By Maggie Niu
April 27 is International Noise Awareness Day (INAD), a day dedicated to encouraging people to “do something about bothersome noise where they work, live, and play.”
Every day in our environment we experience sound, whether it’s pleasant, like music, or bothersome, like sirens. Unpleasant or unwanted noisy environments can be dreadful; not only can noise increase our stress level and inhibit us from carrying out daily tasks, but also in the long run overexposure to noise can damage our hearing. This is known as noise-induced hearing loss (NIHL). All too often, we become immune to the constant hum of traffic (about 85 decibels, or dB) and noisy subway stations (95 dB). The Safe and Sound safe listening levels chart, on the left, details the effects of various decibel levels on our ears.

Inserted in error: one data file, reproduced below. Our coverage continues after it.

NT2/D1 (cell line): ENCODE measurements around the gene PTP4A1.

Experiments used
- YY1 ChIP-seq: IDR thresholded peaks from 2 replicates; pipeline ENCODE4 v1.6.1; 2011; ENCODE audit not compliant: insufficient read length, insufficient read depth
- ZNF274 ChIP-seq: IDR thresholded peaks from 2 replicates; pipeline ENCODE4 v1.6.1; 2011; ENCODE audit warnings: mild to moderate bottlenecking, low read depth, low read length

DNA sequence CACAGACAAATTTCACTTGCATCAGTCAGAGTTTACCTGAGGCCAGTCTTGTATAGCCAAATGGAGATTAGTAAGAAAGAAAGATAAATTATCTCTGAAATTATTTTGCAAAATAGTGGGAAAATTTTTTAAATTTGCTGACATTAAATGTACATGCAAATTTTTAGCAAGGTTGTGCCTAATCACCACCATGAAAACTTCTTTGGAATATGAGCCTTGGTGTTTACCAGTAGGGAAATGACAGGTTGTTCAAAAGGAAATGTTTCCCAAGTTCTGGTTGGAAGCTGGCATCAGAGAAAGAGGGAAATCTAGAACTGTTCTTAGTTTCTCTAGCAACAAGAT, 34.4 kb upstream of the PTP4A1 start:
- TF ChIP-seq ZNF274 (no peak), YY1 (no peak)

There are two causes of NIHL. One is impulse noise, a one-time exposure to a loud sound such as an explosion. This can cause temporary and/or permanent hearing loss. The other cause of NIHL is continuous exposure to loud noise. This type of hearing loss happens gradually over time.
NIHL affects our inner-ear hair cells (the cells that help us hear) as well as the auditory or hearing nerve. Not only can this type of hearing loss be permanent, it can also lead to tinnitus. Tinnitus is hearing a constant ringing, buzzing, or roaring without an external sound source. It can be in one or both ears and often occurs with hearing loss.
Now the question is: How do we protect ourselves from NIHL? It can be as easy as remembering to Walk, Block, and Turn! Walk away from loud sounds. Block noise by wearing earplugs or other hearing protective devices. Turn the volume down on stereos and personal music devices. If you work in a noisy environment, take proper measures to protect your ears by wearing ear plugs or ear muffs. Being able to hear is important for daily interactions and often taken for granted until it's too late.
To learn more about Hearing Health Foundation's Safe and Sound program, please email email@example.com.